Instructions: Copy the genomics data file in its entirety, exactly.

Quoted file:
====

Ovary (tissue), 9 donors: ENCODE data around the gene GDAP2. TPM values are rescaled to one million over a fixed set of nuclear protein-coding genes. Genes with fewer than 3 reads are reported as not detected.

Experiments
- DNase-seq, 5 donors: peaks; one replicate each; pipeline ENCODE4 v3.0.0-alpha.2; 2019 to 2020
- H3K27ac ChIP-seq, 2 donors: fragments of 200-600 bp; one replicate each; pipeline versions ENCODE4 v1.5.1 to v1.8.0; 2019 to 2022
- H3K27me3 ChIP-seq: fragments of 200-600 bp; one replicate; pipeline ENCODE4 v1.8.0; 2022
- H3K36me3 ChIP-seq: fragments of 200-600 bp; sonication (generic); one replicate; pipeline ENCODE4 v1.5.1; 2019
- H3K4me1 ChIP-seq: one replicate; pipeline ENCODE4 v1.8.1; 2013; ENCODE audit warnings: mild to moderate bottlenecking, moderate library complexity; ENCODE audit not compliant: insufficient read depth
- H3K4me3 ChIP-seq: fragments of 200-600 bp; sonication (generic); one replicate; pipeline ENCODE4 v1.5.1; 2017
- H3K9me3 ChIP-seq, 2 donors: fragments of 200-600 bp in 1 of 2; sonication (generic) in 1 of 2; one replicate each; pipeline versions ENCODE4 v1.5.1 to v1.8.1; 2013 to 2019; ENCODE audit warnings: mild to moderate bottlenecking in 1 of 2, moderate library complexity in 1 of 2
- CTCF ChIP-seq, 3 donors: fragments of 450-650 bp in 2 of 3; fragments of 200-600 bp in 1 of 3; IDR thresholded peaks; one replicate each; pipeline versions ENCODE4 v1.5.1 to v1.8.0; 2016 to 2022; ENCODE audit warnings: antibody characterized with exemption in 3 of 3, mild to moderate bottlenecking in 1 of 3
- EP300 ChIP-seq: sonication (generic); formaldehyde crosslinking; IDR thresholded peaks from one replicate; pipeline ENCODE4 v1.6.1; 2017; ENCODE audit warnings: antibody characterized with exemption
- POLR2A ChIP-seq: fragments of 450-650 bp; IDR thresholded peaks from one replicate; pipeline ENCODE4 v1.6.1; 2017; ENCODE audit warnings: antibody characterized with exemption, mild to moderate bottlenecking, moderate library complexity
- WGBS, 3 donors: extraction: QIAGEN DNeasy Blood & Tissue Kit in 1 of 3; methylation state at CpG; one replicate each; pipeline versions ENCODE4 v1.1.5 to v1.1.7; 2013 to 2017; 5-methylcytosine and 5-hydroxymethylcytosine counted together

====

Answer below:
Ovary (tissue), 9 donors: ENCODE data around the gene GDAP2. TPM values are rescaled to one million over a fixed set of nuclear protein-coding genes. Genes with fewer than 3 reads are reported as not detected.

Experiments
- DNase-seq, 5 donors: peaks; one replicate each; pipeline ENCODE4 v3.0.0-alpha.2; 2019 to 2020
- H3K27ac ChIP-seq, 2 donors: fragments of 200-600 bp; one replicate each; pipeline versions ENCODE4 v1.5.1 to v1.8.0; 2019 to 2022
- H3K27me3 ChIP-seq: fragments of 200-600 bp; one replicate; pipeline ENCODE4 v1.8.0; 2022
- H3K36me3 ChIP-seq: fragments of 200-600 bp; sonication (generic); one replicate; pipeline ENCODE4 v1.5.1; 2019
- H3K4me1 ChIP-seq: one replicate; pipeline ENCODE4 v1.8.1; 2013; ENCODE audit warnings: mild to moderate bottlenecking, moderate library complexity; ENCODE audit not compliant: insufficient read depth
- H3K4me3 ChIP-seq: fragments of 200-600 bp; sonication (generic); one replicate; pipeline ENCODE4 v1.5.1; 2017
- H3K9me3 ChIP-seq, 2 donors: fragments of 200-600 bp in 1 of 2; sonication (generic) in 1 of 2; one replicate each; pipeline versions ENCODE4 v1.5.1 to v1.8.1; 2013 to 2019; ENCODE audit warnings: mild to moderate bottlenecking in 1 of 2, moderate library complexity in 1 of 2
- CTCF ChIP-seq, 3 donors: fragments of 450-650 bp in 2 of 3; fragments of 200-600 bp in 1 of 3; IDR thresholded peaks; one replicate each; pipeline versions ENCODE4 v1.5.1 to v1.8.0; 2016 to 2022; ENCODE audit warnings: antibody characterized with exemption in 3 of 3, mild to moderate bottlenecking in 1 of 3
- EP300 ChIP-seq: sonication (generic); formaldehyde crosslinking; IDR thresholded peaks from one replicate; pipeline ENCODE4 v1.6.1; 2017; ENCODE audit warnings: antibody characterized with exemption
- POLR2A ChIP-seq: fragments of 450-650 bp; IDR thresholded peaks from one replicate; pipeline ENCODE4 v1.6.1; 2017; ENCODE audit warnings: antibody characterized with exemption, mild to moderate bottlenecking, moderate library complexity
- WGBS, 3 donors: extraction: QIAGEN DNeasy Blood & Tissue Kit in 1 of 3; methylation state at CpG; one replicate each; pipeline versions ENCODE4 v1.1.5 to v1.1.7; 2013 to 2017; 5-methylcytosine and 5-hydroxymethylcytosine counted together